Baldwyn. Next Ham and [W. C.] Falkner, each a regiment of cavalry, extending along line of Tallahatchee; pickets north of Holly Springs (Falkner, however, is now at Panola). Brigadier-General Chalmers, commanding Northern Mississippi, headquarters at Panola. [T. W.] Ham, McGirk [John McGuirk], [W. W.] Faulkner, [G. L.] Blythe, and [R. V.] Richardson, and all roving bands are ordered to report to Chalmers. He has one six-gun battery at Panola and one behind the Tallahatchee, near Abbeville. On east side of the river, Cox, Roddey, and a portion of Van Dorn's force are in Hardin, Wayne, and other counties. They is every indication of a raid to be made soon on our lines of communication.
I absolutely need another regiment of cavalry at once for General Dodge; with that furnished me, a good regiment with good horses, I will move from Corinth, La Grange, and this place simultaneously, sweeping round from Corinth to Pontotoc, from La Grange straight down the ridge, with three regiments, throwing one in above Oxford, and cutting the Mississippi Central; the other by Okolona, and perhaps to Columbus, now lightly guarded, cutting that road, while Grierson, with his regiment, would proceed by forced marches to Selma of Meridian. Both Selma and Meridian have few troops. To break the Chunkey River or Pearl River Bridge would be my object. Their rolling stock is reduced and wearing out, as Barney informs me, and they limit trains to 10 miles an hour. They are drawing supplies from Noxubee and other counties of Mississippi, and conscripting relentlessly. As part of this movement, I will send from La Grange or Holly Springs a brigade of infantry and some artillery, and destroy the Tallahatchee Bridge, now being repaired, and break up the car-wheels and axles left there at the time of our withdrawal, which are of vast service to them. I shall also move a force to the left of Panola from this place, so as to keep Chalmers quiet or drive him back toward Grenada.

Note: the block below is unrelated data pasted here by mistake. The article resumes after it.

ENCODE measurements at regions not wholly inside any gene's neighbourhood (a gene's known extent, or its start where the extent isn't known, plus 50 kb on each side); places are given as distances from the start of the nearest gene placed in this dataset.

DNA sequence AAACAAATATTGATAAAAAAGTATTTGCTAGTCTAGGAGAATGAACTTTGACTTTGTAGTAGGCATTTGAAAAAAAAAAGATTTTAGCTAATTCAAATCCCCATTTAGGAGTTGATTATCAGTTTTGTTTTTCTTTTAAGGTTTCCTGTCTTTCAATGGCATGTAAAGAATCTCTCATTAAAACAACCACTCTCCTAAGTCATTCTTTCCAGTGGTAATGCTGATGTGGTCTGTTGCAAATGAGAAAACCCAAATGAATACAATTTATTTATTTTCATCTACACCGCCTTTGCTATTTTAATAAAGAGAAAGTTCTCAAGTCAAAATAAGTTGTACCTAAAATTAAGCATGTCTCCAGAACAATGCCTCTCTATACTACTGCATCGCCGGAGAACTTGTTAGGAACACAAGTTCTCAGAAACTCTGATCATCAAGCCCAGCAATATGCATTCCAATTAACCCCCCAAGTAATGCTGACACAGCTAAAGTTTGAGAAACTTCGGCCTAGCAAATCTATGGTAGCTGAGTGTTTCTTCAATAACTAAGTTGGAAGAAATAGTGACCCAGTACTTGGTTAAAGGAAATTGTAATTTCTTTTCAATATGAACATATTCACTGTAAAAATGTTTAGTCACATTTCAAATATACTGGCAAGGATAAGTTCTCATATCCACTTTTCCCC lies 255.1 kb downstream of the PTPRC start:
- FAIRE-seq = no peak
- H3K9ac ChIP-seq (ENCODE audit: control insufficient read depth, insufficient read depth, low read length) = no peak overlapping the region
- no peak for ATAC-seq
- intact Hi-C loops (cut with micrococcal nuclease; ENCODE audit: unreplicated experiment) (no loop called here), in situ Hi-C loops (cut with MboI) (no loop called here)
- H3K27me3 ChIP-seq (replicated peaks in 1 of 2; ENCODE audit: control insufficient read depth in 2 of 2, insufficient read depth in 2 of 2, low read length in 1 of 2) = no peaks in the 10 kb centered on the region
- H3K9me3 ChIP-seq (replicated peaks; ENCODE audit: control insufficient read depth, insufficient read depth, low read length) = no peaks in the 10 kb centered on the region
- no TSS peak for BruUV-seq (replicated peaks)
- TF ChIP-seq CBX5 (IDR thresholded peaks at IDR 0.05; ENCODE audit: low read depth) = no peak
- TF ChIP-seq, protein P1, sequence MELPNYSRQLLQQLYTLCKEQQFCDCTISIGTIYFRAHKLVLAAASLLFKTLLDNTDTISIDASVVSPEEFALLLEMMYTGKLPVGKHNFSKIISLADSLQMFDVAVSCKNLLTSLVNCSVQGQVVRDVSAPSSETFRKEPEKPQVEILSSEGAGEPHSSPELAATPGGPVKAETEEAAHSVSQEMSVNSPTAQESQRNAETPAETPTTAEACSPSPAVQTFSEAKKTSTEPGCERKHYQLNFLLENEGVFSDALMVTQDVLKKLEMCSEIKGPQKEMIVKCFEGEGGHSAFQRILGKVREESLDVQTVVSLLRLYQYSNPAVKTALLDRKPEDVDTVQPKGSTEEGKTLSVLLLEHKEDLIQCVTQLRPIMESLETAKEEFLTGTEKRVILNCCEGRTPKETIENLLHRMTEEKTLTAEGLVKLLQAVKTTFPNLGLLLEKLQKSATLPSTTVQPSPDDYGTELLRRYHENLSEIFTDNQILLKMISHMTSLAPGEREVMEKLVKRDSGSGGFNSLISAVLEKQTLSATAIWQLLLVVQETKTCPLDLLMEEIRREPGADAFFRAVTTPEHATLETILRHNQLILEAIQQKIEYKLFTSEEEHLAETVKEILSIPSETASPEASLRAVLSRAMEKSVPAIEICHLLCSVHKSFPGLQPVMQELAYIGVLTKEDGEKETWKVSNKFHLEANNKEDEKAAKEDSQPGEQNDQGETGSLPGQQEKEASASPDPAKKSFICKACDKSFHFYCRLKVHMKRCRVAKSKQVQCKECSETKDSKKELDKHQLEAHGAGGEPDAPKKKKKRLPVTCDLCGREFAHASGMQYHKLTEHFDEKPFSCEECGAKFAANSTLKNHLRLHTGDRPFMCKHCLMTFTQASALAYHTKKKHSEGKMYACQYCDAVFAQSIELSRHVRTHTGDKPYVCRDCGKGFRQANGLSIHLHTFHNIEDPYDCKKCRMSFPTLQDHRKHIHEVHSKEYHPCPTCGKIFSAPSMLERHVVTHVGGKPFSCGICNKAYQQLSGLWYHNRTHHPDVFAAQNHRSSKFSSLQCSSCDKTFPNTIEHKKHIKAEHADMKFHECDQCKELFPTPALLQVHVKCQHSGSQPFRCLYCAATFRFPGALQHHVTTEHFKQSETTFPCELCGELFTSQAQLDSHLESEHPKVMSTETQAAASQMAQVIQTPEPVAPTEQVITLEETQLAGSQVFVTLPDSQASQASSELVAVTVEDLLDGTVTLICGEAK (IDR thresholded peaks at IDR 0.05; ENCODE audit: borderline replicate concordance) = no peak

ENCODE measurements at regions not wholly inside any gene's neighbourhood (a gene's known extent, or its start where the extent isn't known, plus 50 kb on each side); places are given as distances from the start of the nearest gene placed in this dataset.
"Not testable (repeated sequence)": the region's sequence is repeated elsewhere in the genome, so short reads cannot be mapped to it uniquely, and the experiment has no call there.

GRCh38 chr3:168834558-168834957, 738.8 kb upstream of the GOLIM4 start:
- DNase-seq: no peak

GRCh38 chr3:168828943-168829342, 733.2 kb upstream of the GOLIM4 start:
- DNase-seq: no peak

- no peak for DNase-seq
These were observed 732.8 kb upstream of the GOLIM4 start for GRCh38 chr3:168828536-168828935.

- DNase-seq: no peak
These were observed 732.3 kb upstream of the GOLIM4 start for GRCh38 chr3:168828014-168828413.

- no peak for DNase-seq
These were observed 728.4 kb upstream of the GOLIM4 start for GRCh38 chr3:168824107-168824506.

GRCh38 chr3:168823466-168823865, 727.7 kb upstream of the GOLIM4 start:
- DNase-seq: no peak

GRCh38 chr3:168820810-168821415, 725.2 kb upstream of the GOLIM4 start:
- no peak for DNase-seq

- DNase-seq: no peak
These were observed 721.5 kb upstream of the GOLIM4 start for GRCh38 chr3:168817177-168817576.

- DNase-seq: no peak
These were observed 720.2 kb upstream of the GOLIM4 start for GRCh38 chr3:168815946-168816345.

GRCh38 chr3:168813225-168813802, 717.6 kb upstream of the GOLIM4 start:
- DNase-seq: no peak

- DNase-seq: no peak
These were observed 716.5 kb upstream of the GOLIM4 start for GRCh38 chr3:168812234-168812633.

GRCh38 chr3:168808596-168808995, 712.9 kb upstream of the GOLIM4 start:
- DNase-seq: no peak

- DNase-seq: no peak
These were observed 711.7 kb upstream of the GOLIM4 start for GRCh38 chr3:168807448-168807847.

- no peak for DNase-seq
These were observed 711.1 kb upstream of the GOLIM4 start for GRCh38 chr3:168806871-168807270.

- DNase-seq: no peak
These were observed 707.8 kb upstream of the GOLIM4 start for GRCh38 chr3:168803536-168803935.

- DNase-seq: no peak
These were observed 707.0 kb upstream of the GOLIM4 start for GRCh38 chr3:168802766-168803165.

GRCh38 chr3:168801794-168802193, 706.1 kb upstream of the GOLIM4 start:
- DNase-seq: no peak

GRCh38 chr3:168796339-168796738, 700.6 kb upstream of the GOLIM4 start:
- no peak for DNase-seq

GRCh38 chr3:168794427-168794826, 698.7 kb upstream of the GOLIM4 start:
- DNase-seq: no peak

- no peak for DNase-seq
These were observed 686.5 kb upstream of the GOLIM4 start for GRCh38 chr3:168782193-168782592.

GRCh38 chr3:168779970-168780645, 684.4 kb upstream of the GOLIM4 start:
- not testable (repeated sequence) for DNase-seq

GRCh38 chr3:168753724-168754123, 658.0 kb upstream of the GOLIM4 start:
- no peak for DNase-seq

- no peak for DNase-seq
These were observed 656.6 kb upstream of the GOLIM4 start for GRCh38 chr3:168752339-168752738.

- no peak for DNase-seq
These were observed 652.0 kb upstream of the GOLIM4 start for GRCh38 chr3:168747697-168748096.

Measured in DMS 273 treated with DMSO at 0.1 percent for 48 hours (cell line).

I dislike to make this movement without more cavalry for Dodge, as he is the most exposed of any point. I therefore urgently request an-other regiment to be sent me at once. If none can be spared from below, I will go on with what I have as soon as I receive your orders.
Your obedient servant,
S. A. HURLBUT,
[Inclosure Number 2. -Extract.]
They (the rebels) are still massing their forces upon Rosecrans, determined to overwhelm him. Their cavalry force is very large, fully 20,000, and they are making every effort to swell it to 25,000, and to crush him by relentless pursuit if the advantage is with them. They are drawing forces to re-enforce Johnston from Richmond, Charleston, Savannah, Mobile, Vicksburg, although few have gone from Vicksburg. The force within supporting distance of Vicksburg he estimates at from 50,000 to 75,000 men.
WASHINGTON, April 9, 1863.
Major General U. S. GRANT, before Vicksburg:
GENERAL: Yours of March 29 is just received.
Your explanation in regard to sending back steamers is satisfactory. I hope you will keep in mind the great importance of not unnecessarily